“There is still work to be done to get it fully funded, but we have $540,000 into the 2017 budget and we got a grant for $270,000 that is waiting to be spent on the repair of the bridge,” Cooney said. “We met with state legislators last week and made a pitch for a certain amount of money to help us complete the one way and mitigating intersections. We also have $75,000 from the HIstoric Downtown Chelan Association (HDCA) gateway project that will go along the walkway on the Campbells side and down the PUD dock.” 

Mayor Cooney then brought up Public Works Director Dwayne Van Epps to give a background on some of the things that brought them to this point. 

“I have heard consistently that pedestrian safety is a primary issue and I was asked on a quite frequent basis that we need to find a solution to this, well at the time Bridge Replacement Advisory Committee (BRAC) were the go-to people for bridge funding,” Van Epps began. “We were bugging them for money and they finally offered $10,000 in 2003 to do some analysis.”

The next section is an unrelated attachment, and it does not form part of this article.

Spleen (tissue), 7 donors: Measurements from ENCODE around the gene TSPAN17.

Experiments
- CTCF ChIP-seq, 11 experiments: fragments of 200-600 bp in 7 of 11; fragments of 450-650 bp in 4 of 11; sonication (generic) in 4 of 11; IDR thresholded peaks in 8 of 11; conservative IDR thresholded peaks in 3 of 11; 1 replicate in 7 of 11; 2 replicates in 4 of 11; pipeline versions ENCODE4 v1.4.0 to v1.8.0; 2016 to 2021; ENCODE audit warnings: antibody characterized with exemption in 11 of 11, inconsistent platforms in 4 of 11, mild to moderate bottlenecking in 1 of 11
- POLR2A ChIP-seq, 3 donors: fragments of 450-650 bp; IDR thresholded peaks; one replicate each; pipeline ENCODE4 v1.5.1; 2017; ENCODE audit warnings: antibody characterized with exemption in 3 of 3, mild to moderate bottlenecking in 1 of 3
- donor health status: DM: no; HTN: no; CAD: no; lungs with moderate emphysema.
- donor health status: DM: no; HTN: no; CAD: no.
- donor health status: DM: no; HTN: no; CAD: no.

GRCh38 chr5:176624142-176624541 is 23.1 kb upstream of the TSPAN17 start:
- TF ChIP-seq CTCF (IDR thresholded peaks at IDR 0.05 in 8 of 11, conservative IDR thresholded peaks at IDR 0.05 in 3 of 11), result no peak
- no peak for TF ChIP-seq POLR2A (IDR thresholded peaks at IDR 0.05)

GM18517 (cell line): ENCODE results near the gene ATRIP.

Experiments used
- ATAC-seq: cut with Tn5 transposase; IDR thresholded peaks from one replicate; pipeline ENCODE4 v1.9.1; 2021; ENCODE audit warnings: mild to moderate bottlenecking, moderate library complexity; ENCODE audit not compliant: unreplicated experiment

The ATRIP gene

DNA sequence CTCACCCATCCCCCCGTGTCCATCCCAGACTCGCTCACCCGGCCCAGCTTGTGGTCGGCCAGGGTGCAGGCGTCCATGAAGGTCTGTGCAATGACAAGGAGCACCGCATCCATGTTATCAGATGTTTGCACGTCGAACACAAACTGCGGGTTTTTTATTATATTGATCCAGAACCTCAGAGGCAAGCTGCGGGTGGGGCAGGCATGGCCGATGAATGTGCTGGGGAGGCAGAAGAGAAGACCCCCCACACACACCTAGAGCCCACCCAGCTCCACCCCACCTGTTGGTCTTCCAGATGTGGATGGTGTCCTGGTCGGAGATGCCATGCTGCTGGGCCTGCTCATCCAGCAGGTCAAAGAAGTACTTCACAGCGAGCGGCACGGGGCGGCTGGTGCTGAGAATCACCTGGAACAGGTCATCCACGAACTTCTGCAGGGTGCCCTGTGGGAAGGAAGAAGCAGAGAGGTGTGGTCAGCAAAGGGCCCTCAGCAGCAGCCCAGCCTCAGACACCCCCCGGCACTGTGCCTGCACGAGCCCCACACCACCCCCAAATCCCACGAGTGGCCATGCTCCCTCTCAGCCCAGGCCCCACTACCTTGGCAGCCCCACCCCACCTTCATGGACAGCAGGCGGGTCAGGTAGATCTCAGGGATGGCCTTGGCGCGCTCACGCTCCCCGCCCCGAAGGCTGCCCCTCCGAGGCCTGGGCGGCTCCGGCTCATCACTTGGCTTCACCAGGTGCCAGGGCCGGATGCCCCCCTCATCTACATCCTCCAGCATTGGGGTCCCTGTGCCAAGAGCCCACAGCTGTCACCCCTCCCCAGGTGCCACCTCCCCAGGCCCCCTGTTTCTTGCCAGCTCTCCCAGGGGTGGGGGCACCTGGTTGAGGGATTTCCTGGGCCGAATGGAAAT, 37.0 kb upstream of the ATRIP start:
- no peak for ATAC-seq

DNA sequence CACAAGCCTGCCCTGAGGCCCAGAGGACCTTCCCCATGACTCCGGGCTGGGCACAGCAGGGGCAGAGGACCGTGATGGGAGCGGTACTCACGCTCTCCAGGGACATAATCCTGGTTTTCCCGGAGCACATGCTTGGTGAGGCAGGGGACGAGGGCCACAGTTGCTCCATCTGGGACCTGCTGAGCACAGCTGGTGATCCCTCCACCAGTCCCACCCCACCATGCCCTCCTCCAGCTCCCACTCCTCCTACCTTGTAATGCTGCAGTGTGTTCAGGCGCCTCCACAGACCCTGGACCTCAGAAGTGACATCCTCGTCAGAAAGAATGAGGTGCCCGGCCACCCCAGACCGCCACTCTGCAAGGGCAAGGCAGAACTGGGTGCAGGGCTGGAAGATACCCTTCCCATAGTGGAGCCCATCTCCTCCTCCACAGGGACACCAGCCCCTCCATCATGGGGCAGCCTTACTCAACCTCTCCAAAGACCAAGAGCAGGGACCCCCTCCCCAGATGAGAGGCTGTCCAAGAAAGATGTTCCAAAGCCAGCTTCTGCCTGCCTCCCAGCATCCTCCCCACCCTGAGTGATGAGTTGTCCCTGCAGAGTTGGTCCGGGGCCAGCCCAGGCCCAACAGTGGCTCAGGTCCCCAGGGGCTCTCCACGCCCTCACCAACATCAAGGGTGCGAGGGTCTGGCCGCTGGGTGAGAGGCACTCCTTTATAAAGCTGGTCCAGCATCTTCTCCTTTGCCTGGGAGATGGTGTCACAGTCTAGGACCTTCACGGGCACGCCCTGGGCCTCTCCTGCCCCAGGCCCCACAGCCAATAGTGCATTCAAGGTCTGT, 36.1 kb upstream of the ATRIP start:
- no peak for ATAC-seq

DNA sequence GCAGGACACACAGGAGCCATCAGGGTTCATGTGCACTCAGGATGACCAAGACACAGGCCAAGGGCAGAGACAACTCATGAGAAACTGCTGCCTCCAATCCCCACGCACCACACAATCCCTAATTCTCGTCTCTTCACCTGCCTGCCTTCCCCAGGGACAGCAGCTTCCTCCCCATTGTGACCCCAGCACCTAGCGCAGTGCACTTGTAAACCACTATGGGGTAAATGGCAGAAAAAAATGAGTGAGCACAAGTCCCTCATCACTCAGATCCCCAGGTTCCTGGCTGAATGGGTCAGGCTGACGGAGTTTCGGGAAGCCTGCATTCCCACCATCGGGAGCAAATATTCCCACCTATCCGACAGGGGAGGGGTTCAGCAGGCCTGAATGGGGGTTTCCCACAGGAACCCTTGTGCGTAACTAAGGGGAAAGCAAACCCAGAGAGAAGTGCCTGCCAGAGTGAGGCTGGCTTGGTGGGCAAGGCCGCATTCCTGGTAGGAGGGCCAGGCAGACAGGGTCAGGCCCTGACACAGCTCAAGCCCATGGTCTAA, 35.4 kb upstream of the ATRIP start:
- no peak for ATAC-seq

The two things that came out of the analysis were that, if you are going to handle safety you either have to one-way the bridge or widen the bridge deck. The second thing was that in the superstructure and understructure, the underpinnings were still in good shape, so it was classified as functionally obsolete instead of structurally deficient.

“About that same time a bridge back east fell into a river and all of that national attention came onto those bridges that are structurally deficient. So all of the money goes toward those bridges and ours does not compete well, they will flat out tell you that you don’t qualify,” Van Epps stated. “Later in 2010, we had KPFF Consulting Engineers look at doing an even greater in depth study and we came up with options ranging from just putting up railings to a separate pedestrian bridge. Council settled on sidewalk sections, and the consideration for the one way is more an opportunity and chance to provide both sufficient vehicle traffic with additional pedestrian safety.” 

After Dwayne finished, Cooney ushered up Engineer Manager Dan Ireland from SCJ Alliance to go over the rest of the project. 

“There are multiple things we are factoring, and this is a balanced solution,” Ireland said in his opening remark. “Walkability is a huge factor why we are here today and what can get people walking safely across the bridge.”

In the proposal, SCJ uses visual aspects including a necked down road leading up to the bridge, a balance of vegetation, trees and landscaping items.  

“When you create bigger shoulders and make the road straighter, we all tend to speed up a little bit more, but when we constrict it down from a visual standpoint, it makes the driver slow down,” Ireland insisted.